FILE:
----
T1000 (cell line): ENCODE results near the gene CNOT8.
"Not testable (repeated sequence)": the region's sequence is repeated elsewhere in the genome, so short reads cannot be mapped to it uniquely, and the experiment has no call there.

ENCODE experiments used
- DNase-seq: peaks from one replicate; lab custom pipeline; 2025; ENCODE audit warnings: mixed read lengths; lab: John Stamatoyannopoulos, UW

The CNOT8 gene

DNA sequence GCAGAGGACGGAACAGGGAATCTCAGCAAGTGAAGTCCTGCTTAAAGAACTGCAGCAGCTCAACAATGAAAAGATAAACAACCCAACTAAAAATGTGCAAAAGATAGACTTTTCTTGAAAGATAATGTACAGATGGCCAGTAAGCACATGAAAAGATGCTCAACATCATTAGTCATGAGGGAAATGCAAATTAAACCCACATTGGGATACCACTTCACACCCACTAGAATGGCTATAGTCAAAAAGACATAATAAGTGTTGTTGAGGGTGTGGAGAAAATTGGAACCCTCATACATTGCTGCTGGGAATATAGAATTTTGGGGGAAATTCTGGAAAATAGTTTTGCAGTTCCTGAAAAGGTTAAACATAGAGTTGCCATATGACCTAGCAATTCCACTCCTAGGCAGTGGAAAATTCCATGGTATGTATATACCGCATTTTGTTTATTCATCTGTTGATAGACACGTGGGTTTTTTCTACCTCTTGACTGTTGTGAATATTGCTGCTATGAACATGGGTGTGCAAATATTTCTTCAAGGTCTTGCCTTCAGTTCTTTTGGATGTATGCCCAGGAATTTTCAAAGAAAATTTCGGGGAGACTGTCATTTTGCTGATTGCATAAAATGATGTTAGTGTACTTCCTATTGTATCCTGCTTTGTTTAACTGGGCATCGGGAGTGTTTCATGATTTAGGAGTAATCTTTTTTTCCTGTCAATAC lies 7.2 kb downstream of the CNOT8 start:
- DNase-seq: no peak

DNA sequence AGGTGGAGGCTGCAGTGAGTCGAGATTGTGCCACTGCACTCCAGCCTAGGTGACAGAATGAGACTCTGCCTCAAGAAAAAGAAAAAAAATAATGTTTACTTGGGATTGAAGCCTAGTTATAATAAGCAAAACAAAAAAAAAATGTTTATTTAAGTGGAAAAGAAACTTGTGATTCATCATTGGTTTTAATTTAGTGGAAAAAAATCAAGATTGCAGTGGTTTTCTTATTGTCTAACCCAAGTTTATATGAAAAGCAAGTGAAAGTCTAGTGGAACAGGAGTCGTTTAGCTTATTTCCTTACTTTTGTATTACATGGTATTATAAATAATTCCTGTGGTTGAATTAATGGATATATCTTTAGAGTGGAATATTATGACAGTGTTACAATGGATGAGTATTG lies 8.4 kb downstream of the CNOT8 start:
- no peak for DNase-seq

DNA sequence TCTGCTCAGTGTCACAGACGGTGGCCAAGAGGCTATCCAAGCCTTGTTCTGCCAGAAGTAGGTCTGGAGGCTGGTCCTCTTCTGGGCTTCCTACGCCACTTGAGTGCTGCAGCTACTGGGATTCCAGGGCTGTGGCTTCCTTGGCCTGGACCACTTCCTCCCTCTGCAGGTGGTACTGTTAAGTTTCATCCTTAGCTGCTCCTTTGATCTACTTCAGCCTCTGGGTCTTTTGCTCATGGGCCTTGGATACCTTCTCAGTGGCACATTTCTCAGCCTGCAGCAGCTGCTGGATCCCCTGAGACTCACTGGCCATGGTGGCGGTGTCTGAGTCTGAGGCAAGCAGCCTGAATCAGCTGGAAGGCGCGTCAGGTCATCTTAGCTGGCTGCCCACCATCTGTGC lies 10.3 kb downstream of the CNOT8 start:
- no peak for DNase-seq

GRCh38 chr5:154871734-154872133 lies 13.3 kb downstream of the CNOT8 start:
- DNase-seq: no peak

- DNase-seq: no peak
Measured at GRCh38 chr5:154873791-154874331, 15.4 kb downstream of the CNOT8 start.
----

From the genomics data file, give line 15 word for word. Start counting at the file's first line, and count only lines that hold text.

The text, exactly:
Measured at GRCh38 chr5:154873791-154874331, 15.4 kb downstream of the CNOT8 start.